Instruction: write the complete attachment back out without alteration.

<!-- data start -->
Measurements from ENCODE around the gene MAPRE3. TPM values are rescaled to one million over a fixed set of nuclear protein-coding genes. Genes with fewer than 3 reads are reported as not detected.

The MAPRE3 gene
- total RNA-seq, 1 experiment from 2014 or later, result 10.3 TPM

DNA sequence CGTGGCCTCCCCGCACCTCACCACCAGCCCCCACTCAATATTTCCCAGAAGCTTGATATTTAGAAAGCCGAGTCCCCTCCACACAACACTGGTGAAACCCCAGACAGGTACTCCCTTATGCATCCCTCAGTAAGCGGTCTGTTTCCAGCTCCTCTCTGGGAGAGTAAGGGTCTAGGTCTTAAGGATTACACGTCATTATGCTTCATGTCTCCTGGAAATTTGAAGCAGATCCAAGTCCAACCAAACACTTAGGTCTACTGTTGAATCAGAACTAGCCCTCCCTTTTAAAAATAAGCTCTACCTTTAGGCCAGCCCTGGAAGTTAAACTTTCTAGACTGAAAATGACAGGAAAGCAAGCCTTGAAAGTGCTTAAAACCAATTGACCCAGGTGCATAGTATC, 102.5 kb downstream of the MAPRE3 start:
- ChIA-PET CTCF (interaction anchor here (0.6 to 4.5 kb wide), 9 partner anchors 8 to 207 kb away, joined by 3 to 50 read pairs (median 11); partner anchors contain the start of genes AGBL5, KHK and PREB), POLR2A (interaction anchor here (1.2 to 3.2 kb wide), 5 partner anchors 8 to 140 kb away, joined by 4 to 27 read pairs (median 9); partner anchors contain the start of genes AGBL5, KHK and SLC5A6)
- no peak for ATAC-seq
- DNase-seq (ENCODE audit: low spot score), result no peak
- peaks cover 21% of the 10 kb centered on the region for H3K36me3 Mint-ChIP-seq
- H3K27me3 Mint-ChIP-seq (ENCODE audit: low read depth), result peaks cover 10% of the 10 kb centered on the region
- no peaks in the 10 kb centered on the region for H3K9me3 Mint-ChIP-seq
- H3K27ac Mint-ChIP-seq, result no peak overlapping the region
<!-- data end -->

Measurements from ENCODE around the gene MAPRE3. TPM values are rescaled to one million over a fixed set of nuclear protein-coding genes. Genes with fewer than 3 reads are reported as not detected.

The MAPRE3 gene
- total RNA-seq, 1 experiment from 2014 or later, result 10.3 TPM

DNA sequence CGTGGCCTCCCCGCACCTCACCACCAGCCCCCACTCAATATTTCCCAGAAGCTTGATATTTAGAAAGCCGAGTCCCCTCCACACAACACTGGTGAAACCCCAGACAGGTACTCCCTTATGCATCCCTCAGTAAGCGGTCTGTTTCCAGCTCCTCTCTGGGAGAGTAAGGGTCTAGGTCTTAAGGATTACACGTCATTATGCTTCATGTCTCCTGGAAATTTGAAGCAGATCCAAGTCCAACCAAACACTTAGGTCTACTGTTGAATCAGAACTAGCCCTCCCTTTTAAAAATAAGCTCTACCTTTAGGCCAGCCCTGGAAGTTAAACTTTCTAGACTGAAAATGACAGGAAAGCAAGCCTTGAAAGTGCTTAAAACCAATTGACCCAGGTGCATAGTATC, 102.5 kb downstream of the MAPRE3 start:
- ChIA-PET CTCF (interaction anchor here (0.6 to 4.5 kb wide), 9 partner anchors 8 to 207 kb away, joined by 3 to 50 read pairs (median 11); partner anchors contain the start of genes AGBL5, KHK and PREB), POLR2A (interaction anchor here (1.2 to 3.2 kb wide), 5 partner anchors 8 to 140 kb away, joined by 4 to 27 read pairs (median 9); partner anchors contain the start of genes AGBL5, KHK and SLC5A6)
- no peak for ATAC-seq
- DNase-seq (ENCODE audit: low spot score), result no peak
- peaks cover 21% of the 10 kb centered on the region for H3K36me3 Mint-ChIP-seq
- H3K27me3 Mint-ChIP-seq (ENCODE audit: low read depth), result peaks cover 10% of the 10 kb centered on the region
- no peaks in the 10 kb centered on the region for H3K9me3 Mint-ChIP-seq
- H3K27ac Mint-ChIP-seq, result no peak overlapping the region